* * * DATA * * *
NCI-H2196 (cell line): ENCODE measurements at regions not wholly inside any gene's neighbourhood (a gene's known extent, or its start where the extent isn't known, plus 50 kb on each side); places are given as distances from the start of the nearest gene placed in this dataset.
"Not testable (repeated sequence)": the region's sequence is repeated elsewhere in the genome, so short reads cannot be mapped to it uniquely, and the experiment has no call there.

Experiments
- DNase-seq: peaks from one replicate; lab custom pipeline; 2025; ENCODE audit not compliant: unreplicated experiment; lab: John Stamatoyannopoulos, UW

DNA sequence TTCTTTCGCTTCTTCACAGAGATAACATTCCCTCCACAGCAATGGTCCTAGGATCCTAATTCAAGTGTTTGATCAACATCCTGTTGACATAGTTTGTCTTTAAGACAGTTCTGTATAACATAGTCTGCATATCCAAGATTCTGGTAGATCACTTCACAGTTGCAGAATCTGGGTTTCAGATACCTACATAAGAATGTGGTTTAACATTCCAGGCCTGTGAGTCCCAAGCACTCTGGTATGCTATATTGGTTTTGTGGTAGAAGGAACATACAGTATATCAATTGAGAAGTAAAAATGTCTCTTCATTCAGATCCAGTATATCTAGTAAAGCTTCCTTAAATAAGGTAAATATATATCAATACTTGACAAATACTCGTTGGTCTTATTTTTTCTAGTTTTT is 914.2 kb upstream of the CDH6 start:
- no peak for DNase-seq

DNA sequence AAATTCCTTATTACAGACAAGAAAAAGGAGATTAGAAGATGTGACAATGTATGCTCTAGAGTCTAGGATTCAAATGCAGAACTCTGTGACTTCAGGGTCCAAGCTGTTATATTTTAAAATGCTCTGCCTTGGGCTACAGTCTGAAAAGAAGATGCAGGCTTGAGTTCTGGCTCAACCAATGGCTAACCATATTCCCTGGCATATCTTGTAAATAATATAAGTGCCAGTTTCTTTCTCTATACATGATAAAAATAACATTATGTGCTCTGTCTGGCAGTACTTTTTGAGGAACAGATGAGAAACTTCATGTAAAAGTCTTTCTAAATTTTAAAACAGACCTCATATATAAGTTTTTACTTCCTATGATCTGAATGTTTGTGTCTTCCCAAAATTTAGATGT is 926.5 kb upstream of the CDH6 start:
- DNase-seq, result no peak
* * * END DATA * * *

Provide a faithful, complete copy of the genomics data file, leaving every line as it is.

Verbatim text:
NCI-H2196 (cell line): ENCODE measurements at regions not wholly inside any gene's neighbourhood (a gene's known extent, or its start where the extent isn't known, plus 50 kb on each side); places are given as distances from the start of the nearest gene placed in this dataset.
"Not testable (repeated sequence)": the region's sequence is repeated elsewhere in the genome, so short reads cannot be mapped to it uniquely, and the experiment has no call there.

Experiments
- DNase-seq: peaks from one replicate; lab custom pipeline; 2025; ENCODE audit not compliant: unreplicated experiment; lab: John Stamatoyannopoulos, UW

DNA sequence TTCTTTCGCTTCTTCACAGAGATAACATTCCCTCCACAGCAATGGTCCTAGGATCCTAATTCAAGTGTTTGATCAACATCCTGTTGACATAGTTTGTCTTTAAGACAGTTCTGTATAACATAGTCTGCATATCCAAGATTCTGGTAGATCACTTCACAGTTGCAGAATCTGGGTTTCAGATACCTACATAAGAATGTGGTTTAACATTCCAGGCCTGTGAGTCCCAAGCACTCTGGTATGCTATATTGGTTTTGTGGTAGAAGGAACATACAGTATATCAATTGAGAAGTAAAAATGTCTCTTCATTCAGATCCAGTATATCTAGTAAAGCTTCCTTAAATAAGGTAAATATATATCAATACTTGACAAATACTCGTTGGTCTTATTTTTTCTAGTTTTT is 914.2 kb upstream of the CDH6 start:
- no peak for DNase-seq

DNA sequence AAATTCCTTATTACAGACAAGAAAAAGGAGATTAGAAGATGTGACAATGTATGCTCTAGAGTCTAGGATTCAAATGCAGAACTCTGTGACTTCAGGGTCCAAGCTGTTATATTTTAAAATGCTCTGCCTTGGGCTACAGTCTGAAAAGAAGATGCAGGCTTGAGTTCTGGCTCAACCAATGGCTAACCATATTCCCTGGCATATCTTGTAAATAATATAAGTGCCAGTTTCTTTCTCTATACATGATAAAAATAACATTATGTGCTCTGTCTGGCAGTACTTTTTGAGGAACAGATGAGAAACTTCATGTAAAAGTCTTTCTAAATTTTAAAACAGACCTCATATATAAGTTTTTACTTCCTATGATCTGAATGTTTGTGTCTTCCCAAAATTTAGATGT is 926.5 kb upstream of the CDH6 start:
- DNase-seq, result no peak